“It’s just a unique and fun thing to do; you pay roughly 800 yuan ($113) to get your makeup and hair done, get help choosing a traditional local outfit and accessories that are right for you and then get your pics taken,” a young woman from Guangdong Province in the south told Beijing Review as she was putting on a heavy oversized yak wool coat inside a narrow alley off the main street—harboring 13 of her peers and their photographers, we should add.
The concept of playing local dress-up to get a unique souvenir to show off on social media is no longer a lighthearted hobby popping up here and there; it’s a phenomenon—a nationwide hardcore industry, even.
One local shop owner said out of the 270 Barkhor businesses, half were engaged in this type of concept photography. “Moreover, when business is dwindling, many entrepreneurs here will turn to offering styled photo ops to make up for the financial losses.”
The Buddhist beat
The sounds and sights of hectic photoshoots and high-pitched cues faded from memory as this writer continued her trip through the region. As the high-speed train from Lhasa to Nyingchi, a city some 400 km from the regional capital by railway, rolled through the rugged terrain, the sense of people getting ready to slow down and take a Buddhist beat at their next destination was almost palpable.
Tibet, sitting at an average altitude of more than 4,000 meters above sea level, is a land that has captivated travelers for centuries. Its unique culture and spirituality, combined with stunning landscapes and outdoor activities, make it a destination unlike any other.
In recent years, tourism in the region has taken off as more and more millennials and Gen Zs are seeking out slow living experiences in nature. These travelers are looking for new ways to reconnect with nature and find a sense of purpose in life, escaping the rat race that is megacity life for a week or so. But traditional tourist destinations can be overwhelming and often lack meaningful experiences. From cycling to hiking to simply soaking up the beauty of its mountains and lakes, Tibet offers the ultimate zen-style, slow-travel experience.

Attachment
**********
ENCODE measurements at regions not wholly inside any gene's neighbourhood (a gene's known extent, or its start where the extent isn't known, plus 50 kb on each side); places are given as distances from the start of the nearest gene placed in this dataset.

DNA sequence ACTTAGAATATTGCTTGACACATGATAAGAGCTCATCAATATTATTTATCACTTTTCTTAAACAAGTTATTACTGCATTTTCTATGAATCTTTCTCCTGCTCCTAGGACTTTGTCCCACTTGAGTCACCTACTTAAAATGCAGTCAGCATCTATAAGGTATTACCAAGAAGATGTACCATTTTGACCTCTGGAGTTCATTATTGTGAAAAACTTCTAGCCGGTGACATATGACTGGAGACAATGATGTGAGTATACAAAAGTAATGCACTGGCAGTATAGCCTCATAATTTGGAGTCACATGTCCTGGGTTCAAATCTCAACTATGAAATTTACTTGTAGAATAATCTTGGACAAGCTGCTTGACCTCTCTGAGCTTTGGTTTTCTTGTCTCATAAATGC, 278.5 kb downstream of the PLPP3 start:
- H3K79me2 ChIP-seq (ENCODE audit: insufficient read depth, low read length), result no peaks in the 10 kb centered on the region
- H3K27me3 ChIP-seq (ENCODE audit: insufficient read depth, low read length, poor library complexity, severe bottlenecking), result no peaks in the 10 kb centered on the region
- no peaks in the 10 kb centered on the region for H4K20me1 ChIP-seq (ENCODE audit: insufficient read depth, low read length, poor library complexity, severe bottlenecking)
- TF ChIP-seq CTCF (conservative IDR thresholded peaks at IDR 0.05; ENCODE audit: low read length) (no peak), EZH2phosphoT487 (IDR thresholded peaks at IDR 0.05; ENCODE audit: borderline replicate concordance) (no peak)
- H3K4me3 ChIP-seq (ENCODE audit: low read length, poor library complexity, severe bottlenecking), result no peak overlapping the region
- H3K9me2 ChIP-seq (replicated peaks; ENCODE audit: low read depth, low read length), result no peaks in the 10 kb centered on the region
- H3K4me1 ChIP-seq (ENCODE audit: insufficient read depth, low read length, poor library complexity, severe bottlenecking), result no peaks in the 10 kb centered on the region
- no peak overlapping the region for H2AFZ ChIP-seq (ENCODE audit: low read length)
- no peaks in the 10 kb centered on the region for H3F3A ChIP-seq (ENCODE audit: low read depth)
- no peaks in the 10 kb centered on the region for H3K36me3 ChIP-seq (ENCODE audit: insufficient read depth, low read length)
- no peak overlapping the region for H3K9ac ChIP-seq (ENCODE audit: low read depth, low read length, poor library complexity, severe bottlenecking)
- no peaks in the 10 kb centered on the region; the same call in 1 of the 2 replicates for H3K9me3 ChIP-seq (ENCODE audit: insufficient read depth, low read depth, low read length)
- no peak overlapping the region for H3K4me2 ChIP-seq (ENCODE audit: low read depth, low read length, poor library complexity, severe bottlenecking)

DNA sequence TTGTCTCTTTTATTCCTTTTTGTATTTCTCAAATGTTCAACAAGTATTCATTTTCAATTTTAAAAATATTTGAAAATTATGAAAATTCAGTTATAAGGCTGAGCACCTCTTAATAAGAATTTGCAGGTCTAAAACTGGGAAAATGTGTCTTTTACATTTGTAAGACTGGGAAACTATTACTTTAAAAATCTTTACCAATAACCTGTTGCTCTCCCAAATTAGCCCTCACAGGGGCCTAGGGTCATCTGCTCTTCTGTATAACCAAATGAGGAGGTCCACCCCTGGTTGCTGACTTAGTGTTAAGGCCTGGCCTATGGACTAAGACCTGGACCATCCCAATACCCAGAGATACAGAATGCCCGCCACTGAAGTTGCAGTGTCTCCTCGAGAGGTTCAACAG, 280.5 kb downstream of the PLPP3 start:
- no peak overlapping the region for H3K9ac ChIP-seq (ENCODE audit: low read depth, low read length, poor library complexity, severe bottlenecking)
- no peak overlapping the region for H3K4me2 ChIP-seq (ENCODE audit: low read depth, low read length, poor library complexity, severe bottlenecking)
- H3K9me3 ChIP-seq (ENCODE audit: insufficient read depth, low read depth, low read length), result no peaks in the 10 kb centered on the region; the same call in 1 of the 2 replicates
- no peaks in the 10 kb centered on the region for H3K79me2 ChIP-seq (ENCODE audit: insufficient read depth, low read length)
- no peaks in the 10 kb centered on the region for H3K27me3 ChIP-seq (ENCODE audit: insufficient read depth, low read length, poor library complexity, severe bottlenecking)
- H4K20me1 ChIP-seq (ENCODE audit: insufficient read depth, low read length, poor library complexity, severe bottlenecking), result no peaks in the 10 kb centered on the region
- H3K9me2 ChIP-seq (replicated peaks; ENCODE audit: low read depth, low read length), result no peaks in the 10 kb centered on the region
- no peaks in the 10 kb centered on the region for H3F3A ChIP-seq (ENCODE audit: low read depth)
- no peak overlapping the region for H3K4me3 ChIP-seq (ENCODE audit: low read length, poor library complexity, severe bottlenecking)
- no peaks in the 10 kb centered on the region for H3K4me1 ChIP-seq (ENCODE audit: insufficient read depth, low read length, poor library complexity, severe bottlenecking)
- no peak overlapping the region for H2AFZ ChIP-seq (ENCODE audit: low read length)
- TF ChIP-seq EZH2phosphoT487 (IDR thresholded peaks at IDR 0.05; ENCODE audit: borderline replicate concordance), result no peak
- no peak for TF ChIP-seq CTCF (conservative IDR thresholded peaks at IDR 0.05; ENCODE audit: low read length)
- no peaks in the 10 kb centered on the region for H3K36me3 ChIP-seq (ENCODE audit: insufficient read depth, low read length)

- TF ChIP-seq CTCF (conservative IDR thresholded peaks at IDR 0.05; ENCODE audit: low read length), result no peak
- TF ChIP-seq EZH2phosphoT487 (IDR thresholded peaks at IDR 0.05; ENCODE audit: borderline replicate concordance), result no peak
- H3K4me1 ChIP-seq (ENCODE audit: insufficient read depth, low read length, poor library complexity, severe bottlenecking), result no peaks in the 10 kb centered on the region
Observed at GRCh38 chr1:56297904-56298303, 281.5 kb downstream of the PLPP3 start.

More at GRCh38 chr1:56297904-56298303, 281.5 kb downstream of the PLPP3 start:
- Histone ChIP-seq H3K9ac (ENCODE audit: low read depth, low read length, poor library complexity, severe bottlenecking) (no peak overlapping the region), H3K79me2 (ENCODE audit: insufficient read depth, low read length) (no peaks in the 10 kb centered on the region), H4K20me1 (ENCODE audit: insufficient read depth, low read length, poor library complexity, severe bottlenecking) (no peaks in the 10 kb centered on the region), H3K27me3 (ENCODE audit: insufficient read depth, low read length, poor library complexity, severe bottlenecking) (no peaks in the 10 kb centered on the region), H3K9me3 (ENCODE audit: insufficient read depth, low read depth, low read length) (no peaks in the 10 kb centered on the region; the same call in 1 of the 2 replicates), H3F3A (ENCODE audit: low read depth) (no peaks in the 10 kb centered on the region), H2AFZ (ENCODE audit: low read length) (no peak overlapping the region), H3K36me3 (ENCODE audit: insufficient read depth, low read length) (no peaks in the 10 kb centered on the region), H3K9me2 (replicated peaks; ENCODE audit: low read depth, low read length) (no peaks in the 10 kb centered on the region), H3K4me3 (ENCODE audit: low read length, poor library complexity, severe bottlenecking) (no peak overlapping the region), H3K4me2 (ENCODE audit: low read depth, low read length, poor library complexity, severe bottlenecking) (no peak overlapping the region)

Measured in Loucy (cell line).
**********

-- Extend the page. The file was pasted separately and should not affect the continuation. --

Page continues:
“We’ve chosen to cycle our way to Lhasa from Gansu Province—so we could slowly adjust to the altitude,” said a cyclist taking selfies at Mount Namjagbarwa—at roughly 4,400 meters above sea level. “This site makes for a perfect pitstop to take in the sights; plus, it’s a real daka site (a perfect spot for a photo op).” Daka (literally “punching a card”) means taking one’s photo in a picture-perfect place to then show off on social media. Daka tourism is yet another trending Chinese phenomenon slash hardcore industry.
The slow travel movement has also led to a rise in mindful tourism that focuses on connecting with local communities. Zhangxigang is one example of a tiny village that has managed to lift its livelihood courtesy of the region’s tourism economy. Buildings bearing a fresh coat of paint, new hotels offering visitors tours of the area, or a go at traditional archery in the surrounding grasslands…
“We now have it all and hope to expand our services sooner rather than later,” Tsering Tashi, a local who runs a small family hotel in the village together with his wife Padma. “Right now, most travelers will stay here for one or two nights; if we can offer them more recreational services or take them to scenic spots a bit farther away, they might stay longer and contribute more to our earnings.”
Slower living, slow travel, a related and renewed millennial and Gen Z love for Tibetan Buddhist vibes—like wearing beaded bracelets to rub together between the palms or fingers to give oneself a soothing sensation… Tibet tickles all the zenses. –The Daily Mail-Beijing Review news exchange item